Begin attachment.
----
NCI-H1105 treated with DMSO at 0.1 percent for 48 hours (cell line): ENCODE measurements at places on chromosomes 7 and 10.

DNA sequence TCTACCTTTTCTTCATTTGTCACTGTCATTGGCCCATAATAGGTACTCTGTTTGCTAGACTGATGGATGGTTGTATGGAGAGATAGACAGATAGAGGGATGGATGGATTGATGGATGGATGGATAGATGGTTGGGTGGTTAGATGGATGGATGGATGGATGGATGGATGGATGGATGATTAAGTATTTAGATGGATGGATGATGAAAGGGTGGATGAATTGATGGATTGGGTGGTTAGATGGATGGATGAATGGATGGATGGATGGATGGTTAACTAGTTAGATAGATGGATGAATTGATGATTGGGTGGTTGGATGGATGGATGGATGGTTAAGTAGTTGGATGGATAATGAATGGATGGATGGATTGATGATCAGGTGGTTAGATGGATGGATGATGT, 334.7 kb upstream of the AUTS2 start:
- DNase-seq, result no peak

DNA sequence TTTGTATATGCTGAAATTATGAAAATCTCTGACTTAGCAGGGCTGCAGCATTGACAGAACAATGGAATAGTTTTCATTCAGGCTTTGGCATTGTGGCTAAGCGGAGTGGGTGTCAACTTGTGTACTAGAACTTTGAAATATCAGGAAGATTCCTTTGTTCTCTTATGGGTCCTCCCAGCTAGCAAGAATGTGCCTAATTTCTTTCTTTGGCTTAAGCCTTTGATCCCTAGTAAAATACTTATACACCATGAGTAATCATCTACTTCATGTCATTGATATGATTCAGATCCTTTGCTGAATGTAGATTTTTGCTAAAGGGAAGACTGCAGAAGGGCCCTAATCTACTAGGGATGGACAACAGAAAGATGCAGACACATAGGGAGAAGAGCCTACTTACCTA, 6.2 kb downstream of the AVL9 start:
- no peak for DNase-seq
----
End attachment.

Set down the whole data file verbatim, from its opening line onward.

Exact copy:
NCI-H1105 treated with DMSO at 0.1 percent for 48 hours (cell line): ENCODE measurements at places on chromosomes 7 and 10.

DNA sequence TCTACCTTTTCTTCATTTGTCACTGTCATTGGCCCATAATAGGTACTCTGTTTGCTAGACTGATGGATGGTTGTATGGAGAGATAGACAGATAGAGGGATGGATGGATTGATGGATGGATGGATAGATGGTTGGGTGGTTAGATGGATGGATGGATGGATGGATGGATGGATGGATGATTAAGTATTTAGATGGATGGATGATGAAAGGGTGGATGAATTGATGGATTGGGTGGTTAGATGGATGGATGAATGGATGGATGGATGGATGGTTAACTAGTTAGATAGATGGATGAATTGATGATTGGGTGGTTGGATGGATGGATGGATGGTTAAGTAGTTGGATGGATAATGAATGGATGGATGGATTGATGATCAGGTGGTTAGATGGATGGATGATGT, 334.7 kb upstream of the AUTS2 start:
- DNase-seq, result no peak

DNA sequence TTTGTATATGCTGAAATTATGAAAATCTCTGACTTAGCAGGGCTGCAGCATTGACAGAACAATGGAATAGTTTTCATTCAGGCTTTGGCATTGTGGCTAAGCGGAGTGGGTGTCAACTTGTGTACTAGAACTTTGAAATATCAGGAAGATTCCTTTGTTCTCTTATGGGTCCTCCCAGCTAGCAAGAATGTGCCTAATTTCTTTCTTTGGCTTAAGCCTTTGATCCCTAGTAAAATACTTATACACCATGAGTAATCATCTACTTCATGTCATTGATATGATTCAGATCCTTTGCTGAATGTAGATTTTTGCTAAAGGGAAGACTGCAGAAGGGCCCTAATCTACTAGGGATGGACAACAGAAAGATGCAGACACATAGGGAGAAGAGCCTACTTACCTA, 6.2 kb downstream of the AVL9 start:
- no peak for DNase-seq